# What is the transfer function of smc04a?

Hello, i’m using smc04a to control a dc 12V motor rotation system with feedback. Input and feedback setting are analog (0-5V potentiometer).

i need to analyse this system (response time, overshoot,etc.) under different PID parameters with block diagram in MatLAB. So, how about the transfer function of smc04a?

Below is my system block diagram: E(s) : error
G(s) : smc04a PID transfer function (i want to know this transfer function )
U(s) : motor output
M(s) : motor transfer function
A(s) : motor rotation angle
K(s) : pontentiometer character
B(s) : analog feedback (0-5V)

On the user’s guide page.5. The “error” is 0-5V only. But the “output” is 0-12V(input power). What is the relation between “error” and “output” in smc04a?

Not that I won’t be impressed if the Pololu crew has a big list of transfer functions of their various controllers lying around, but the basic PID functions, along with how the gains are calculated from the numbers you specify, are in the user’s guide (at least they are for the scm04b, which is what I can see online right now).

Carnegie Mellon University and the University of Michigan (what a coincidence!) have put together a great set of Controls Tutorials for Matlab (with or without Simulink) including a module on PID control, which covers generating the transfer function from the PID gains, then modeling the PID controlled system in Matlab.

Doing this you’re modeling a descrete time system as a linear time system, but in the end Matlab simulates it computationally anyway, so in general it all works out. The tutorials were written for Matlab 5, but they’re still good, and I hope they help!

P.S. I can’t speak definitively about the error/output relationship, but I would assume that the “input” is, as you say, 0V-5V, but scaled from 0 to 1024 by the 10-bit A/D converter of the PIC16F876A (the design could also be using an 8-bit converter, someone from Pololu will have to answer that).

I would also assume that the “output” is actually the PWM duty cycle of the motor controller, so it’s a fraction of the input voltage.

But then again, when you assume…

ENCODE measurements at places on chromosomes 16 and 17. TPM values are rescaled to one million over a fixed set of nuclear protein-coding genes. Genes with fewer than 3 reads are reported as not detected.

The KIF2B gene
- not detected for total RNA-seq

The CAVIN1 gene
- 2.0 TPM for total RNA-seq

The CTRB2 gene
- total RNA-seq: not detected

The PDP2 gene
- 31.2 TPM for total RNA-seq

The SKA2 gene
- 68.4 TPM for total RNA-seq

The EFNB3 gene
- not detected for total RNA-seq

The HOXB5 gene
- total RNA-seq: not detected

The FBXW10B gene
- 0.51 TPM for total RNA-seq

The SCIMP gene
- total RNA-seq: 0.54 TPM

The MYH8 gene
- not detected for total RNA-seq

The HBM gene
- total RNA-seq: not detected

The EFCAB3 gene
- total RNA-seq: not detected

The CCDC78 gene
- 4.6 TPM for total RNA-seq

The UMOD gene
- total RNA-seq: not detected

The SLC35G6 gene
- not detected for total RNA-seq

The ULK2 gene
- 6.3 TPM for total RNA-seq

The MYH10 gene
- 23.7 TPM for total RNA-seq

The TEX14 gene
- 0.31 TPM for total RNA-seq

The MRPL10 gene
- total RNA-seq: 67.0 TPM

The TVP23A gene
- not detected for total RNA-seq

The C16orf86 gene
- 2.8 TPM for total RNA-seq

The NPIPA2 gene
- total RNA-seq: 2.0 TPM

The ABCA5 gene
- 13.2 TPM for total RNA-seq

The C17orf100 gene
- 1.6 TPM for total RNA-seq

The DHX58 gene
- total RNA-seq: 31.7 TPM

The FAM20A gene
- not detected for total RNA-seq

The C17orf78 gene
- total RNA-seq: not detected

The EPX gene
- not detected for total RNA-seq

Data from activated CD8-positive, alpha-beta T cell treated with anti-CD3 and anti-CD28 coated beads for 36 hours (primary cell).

Hello,

I don’t have much to add to Adam’s great response (thanks!); I can just mention a few other factors without knowing how to model their effects. The internal math is done after 10-bit A/D, which means the error is an 11-bit number. You can set the PWM frequency to approximately 1.25 kHz, 5 kHz, or 20 kHz, and how that actually ends up affecting your motor will be a function of your motor. You can also limit the integral term from getting too big (it always has some limit), and the rate at which the PID calculation updates the motor is also adjustable. There’s also the acceleration parameter that limits how quickly the PWM duty cycle can rise to the value specified by the PID calculation.

- Jan

Thanks a lot for your replies. I know the basic PID controller design.

I don’t understand that the motor is being controlled by “motor output” (in my case is a DC12V voltage). But after PID controller process the error (assume it is call “U”). How to effect the “motor output” by “U”?

Is it necessary to use A/D calculation ?

As my figure shown on the top, what i need to add between G(s) and M(s)?

Thank you

Aah, yeah, that isn’t quite specified is it. In your diagram, U(s) should be multiplied by some coefficient that reduces the PID function output to a duty cycle (fraction) of the motor input voltage.

So the input to the motor in your case would be: U(s)*12V/X

Jan will have to answer what X is, but it’s probably either 2^10 (hardware PWM on the PIC16F876A) or 2^16 (16 bit timer/counter used for software PWM, which is my guess, since the error is already 10 bit!). Or it could just be some other arbitrary number. Jan?

The output PWM resolution is 10-bit. (The math inside uses many more bits, but once the PID calculation result is beyond 1023, the motor just gets full power.)

- Jan

so the block diagram is like this?